what problem? give it a rest

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It’s painfully obvious that a great number of people believe a great deal of codswallop – from Brexit being a bona fide sensible idea, climate change not taking place, universal credit providing the socially acceptable alternative to foodbanks, gun ownership helping alleviate crime, to President Chump being in hock to the ruskies and so on. By contrast, it’s almost impossible for me, and you for that matter, to accept that we are one of those very individuals. However, try as we might to apply clear unambiguous logic, rationale and emotional intelligence to any problem, we are, in reality, just as susceptible to persuasive argument and conducive opinion as the next man. And more so if we also already want to believe it. To imagine oneself immune to fake news is fake news.

So, with all the massively testing and complex issues that face us today how much brainwork should we really aim to spend on resolving them? No, not zoning out on your next conference call, or pretending to be making notes in the morning meeting when all you’re contemplating is how to reorganise your sock drawer, but proper, full-on, undivided, concentrated thinking. The answer is four hours. Or at least that’s the studied conclusion reached by Alex Pang in his book ‘Rest: Why You Get More Done When You Work Less’.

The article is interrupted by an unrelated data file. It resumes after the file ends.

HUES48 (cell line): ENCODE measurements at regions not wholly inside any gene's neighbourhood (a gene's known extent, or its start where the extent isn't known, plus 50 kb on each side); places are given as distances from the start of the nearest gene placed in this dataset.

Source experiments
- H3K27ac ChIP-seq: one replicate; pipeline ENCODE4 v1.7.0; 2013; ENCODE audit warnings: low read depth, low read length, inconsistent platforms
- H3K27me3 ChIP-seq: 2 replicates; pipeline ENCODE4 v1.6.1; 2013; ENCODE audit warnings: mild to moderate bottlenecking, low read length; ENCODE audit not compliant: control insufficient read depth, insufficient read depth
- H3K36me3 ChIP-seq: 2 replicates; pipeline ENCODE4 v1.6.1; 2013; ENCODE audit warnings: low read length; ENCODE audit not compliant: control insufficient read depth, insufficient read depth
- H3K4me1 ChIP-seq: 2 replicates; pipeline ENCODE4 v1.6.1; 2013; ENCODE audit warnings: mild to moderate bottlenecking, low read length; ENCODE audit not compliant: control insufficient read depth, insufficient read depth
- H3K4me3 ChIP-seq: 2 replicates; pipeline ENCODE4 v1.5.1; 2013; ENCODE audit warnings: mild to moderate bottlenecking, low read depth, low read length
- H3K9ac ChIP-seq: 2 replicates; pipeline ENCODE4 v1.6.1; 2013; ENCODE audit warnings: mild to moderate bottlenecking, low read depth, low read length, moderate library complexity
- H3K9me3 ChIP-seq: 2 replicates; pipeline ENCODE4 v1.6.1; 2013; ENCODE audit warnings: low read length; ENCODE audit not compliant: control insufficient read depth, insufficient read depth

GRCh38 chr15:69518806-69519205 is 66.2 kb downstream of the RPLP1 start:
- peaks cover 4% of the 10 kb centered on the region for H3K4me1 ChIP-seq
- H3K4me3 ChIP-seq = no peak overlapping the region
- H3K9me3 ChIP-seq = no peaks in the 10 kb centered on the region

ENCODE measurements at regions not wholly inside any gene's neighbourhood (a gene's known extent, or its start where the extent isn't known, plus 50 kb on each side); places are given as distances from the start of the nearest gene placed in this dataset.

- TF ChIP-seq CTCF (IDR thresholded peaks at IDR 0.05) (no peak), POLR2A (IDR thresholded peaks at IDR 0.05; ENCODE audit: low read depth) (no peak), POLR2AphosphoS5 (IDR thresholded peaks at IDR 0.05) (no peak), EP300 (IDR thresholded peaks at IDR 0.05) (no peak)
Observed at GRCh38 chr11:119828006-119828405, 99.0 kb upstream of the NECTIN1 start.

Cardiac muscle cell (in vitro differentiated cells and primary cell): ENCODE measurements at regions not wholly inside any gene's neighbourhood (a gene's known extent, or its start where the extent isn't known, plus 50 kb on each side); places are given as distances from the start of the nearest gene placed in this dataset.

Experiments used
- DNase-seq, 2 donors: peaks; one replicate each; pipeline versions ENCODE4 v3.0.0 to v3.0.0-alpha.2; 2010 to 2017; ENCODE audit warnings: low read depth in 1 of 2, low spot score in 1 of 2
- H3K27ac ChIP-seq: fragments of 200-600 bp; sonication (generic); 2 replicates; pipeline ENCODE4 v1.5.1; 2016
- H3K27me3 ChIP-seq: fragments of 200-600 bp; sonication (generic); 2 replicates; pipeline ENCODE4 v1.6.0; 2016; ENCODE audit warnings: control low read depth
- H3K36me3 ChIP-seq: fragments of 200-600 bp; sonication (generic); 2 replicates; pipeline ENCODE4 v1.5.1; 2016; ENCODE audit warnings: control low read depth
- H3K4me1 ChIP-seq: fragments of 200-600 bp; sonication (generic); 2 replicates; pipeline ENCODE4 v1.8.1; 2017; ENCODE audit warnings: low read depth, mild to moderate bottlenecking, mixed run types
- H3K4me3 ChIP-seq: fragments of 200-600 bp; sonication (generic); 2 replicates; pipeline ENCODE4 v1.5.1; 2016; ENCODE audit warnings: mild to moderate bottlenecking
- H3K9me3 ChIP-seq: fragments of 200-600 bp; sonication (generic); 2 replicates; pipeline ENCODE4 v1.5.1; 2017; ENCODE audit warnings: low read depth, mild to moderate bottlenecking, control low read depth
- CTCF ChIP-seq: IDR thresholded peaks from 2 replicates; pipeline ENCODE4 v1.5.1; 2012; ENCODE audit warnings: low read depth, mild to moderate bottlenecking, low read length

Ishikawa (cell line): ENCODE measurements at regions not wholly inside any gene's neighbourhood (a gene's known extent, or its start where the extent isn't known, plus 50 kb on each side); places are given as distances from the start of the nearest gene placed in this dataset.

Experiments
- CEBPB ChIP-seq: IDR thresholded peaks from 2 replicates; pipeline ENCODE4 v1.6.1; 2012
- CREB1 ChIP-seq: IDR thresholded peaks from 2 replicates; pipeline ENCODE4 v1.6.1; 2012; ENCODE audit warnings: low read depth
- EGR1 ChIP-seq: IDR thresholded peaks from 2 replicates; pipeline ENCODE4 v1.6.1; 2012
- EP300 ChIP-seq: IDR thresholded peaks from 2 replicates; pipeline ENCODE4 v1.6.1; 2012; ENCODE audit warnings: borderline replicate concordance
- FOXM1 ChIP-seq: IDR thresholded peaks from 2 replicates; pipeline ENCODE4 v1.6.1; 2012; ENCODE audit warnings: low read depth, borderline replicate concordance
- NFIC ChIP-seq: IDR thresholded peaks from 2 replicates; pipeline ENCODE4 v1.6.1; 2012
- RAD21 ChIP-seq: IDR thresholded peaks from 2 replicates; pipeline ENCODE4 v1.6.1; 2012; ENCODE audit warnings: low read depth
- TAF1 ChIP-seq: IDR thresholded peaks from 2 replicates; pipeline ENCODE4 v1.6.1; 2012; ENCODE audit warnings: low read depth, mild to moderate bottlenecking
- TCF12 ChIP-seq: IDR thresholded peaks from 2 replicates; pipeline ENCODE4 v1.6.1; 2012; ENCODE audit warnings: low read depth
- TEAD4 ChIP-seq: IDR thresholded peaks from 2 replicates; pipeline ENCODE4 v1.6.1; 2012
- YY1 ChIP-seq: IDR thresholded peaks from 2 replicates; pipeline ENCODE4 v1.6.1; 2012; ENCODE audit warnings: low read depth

As it turns out, naturalist Charles Darwin worked for two 90 minute sessions during the day and one hour later in the early evening. French mathematician Henri Poincare calculated from 10.00am till noon, then 5.00pm till 7.00pm, and not une moment longer. The same toil features in the approaches of US President Thomas Jefferson and authors Alice Munro and John le Carre. Even the political economist and philosopher, Adam Smith, when working on the ‘Wealth of Nations’ had it sussed and he was Scottish for heaven’s sake: “The man who works so moderately as to be able to work constantly not only preserves his health the longest but executes the greatest quantity of work.”

My advice then to Theresa, Jezza, Emmanuel and Tiny Hands is don’t worry your sweet heads about the sh*g & hassle ahead, enjoy 18 holes, pop out to the allotment and go stretch your kitten-heeled legs in the local park. Little and often is the name of the game, the issues will still be there when you get back and you’ll be far better placed to address them in the right manner. Me? I’ve gotta fly, that sock drawer ain’t going to sort itself out now is it!